[See, nothing fancy. These are the base numbers that investors need to know. Earnings, revenues, cash flows, leverage. No "eyeballs." No out-of-context figures, no harping on "records." Here's what they are.]

Otter Pater, the CEO of Otter's Dodgeballs, said, "My colleagues delivered an outstanding performance in the most recent quarter, one that may not be fully reflected in the most recent results but the execution of which will pay off in years to come for our shareholders. Before we get into these results, let's discuss what went well, and where we need to improve. The dodgeball business can be difficult, so I'd like to use this space to make investors aware of what elements they need to consider to properly value our company.

"First and foremost, dodgeball is highly cyclical. Every few years we will see a sudden spike in its popularity, usually starting in the college and university communities. We are in such an upward swing right now. This is good for us, obviously."

[Note that the CEO lays the improvement of the overall business where it belongs: with an improvement in popularity external to his own, or his company's efforts. How many companies' managements have the wind at their backs but try to convince shareholders that they're actually causing the wind to blow?]

"While business momentum can help, even in the best of environments companies manage to screw up. Our 'win-a-free-ham (or non-meat alternative)' program captured just the right voice with our customers and likely markets, giving Otter's Dodgeballs the ability not just to ride in with the tide, but also to wrest away market share from our competitors. We grew from a 7% share to a 14% share -- an extraordinary achievement. From advertising to sharp pricing and point-of-sale marketing, our efforts here were superior."

[This is true. It's a win, and the company deserves credit.]

"Top-line growth isn't helpful, though, unless it is economically viable. Here there will be challenges ahead. Some of our biggest customers, most notably Wal-Mart, continue to press us on pricing. We will not sell products uneconomically. Should this pressure not abate, we will have to look for alternative sales channels. This would cause some dislocation in our results, and it may look bad for a while. In fact, it may be bad. But it will still be better than selling more dodgeballs, but losing money on each sale."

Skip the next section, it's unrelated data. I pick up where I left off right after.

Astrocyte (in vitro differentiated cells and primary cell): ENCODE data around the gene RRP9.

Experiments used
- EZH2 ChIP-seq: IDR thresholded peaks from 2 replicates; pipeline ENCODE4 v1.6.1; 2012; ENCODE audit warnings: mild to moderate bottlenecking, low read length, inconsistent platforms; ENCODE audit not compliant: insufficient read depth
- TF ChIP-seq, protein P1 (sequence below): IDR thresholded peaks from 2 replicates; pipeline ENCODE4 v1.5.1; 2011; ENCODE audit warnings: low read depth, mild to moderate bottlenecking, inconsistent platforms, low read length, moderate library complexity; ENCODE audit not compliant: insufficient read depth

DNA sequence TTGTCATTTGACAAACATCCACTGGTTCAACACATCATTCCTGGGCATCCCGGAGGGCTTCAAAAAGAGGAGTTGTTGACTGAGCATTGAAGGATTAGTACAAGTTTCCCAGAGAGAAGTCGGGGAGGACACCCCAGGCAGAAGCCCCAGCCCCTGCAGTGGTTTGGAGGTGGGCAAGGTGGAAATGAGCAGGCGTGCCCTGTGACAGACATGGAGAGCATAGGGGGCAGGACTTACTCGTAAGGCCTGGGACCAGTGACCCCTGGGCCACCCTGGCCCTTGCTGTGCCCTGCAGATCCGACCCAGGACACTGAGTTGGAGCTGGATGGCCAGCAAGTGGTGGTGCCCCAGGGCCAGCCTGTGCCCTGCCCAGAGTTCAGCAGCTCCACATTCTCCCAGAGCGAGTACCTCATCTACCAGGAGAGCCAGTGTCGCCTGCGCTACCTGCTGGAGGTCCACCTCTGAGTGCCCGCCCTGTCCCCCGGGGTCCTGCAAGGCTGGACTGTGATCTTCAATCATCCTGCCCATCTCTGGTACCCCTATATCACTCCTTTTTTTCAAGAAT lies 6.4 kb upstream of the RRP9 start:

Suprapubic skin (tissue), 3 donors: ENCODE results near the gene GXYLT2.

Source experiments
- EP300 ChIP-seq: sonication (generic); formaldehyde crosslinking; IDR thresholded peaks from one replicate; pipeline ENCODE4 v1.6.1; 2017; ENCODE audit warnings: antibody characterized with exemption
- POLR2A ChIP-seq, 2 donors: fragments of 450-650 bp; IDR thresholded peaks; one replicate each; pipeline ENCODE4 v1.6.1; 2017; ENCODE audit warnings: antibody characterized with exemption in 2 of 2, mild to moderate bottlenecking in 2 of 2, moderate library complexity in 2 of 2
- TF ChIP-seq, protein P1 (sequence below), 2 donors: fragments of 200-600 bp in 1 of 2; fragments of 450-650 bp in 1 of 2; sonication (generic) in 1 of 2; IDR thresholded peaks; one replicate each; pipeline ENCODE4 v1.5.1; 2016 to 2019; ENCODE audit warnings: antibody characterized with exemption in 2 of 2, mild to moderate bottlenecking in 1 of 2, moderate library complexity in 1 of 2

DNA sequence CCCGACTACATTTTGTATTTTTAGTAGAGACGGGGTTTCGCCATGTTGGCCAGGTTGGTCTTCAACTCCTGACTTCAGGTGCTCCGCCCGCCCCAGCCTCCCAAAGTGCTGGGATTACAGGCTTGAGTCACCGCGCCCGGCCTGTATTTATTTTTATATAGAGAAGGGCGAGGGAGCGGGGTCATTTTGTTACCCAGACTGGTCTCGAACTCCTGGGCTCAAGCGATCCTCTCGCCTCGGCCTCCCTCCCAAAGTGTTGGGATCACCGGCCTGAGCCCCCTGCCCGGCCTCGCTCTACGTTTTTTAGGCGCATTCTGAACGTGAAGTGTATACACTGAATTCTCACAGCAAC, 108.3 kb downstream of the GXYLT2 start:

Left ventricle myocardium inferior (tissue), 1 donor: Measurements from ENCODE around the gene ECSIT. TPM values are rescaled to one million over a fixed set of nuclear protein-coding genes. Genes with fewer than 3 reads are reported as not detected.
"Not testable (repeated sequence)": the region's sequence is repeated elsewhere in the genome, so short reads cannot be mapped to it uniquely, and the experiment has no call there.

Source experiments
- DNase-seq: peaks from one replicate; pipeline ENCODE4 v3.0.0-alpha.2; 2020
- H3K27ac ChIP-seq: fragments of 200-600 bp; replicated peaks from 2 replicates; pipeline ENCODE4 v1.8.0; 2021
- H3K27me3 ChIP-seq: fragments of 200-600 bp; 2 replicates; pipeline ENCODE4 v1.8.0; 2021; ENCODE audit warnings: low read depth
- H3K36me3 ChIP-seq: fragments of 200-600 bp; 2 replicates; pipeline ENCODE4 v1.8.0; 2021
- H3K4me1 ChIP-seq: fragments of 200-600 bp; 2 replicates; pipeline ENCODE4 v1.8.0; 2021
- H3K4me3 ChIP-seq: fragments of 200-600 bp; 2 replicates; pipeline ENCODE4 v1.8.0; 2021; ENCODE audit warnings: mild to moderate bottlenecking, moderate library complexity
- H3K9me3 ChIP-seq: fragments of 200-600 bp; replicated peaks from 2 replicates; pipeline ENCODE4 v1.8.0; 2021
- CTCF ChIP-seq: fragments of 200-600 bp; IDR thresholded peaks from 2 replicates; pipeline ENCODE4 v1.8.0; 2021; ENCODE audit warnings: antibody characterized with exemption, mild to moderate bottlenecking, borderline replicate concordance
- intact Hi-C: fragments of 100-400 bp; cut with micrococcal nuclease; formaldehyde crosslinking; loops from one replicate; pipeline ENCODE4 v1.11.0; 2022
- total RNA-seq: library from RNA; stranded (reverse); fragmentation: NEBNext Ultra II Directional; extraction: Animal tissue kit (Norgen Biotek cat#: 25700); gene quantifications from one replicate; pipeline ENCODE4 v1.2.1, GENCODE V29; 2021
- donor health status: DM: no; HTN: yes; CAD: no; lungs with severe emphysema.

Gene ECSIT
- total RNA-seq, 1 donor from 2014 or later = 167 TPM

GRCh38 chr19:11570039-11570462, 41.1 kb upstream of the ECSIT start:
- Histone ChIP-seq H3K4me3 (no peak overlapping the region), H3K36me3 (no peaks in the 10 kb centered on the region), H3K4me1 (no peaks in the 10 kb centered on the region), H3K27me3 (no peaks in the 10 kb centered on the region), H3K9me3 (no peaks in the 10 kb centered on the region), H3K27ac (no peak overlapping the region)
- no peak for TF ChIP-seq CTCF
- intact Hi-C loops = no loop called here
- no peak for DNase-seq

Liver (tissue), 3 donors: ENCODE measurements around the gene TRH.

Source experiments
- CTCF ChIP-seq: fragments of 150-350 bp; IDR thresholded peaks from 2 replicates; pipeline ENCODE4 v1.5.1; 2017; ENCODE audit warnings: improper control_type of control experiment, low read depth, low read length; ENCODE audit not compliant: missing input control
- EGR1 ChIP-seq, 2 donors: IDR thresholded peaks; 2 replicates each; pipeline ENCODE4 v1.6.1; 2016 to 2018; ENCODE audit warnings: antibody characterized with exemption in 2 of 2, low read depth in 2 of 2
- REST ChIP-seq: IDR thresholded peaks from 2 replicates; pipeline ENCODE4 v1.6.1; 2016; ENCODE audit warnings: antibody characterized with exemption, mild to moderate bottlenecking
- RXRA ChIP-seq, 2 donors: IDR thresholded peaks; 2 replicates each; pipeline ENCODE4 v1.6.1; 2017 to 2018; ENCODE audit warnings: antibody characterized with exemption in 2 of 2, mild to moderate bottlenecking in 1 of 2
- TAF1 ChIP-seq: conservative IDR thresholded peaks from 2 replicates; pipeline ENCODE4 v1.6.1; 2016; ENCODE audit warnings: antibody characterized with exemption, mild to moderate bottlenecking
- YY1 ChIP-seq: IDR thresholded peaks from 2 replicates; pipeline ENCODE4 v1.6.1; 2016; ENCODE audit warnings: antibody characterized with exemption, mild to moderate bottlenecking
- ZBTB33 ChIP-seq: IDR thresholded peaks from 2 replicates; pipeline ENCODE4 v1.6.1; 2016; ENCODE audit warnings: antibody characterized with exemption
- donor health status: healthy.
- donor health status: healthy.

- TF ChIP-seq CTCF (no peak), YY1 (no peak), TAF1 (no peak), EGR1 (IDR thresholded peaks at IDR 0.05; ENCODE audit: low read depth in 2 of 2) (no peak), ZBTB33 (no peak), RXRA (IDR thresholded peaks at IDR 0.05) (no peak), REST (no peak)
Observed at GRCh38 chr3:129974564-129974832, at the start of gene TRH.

[A warning, and a real one. Given, for a change, in advance.]

"You should also note that our results on the top line were assisted by the fact that 24% of our sales are overseas. Continued weakness of the dollar improved our domestic currency results by 2%. Do not expect such a tailwind to be repeatable.

"Here's what we are doing well -- our sales promotions are a smashing success, our operations have never been more efficient, and our research and development program is doing excellent work in determining new product offerings. You should note that our gross margins and net cash generation from operations are at record highs. Again, some of this comes from currency translation, and some comes from the pricing power of a heating-up dodgeball market. But this company retains more cash per dollar of sales than any of its competitors, and while we will not hesitate to sacrifice this record if we see an opportunity to capture long-term economic gains, in the absence of such, we are very proud of this achievement. Some of our competitors are expending excessive resources on new e-dodgeball programs. We do not believe that the market is as robust as they believe. Should we be wrong, given that the total expenditure among these companies exceeds the assumed addressable market, we will seek to make opportunistic acquisitions to catch up. We do not believe this is the case."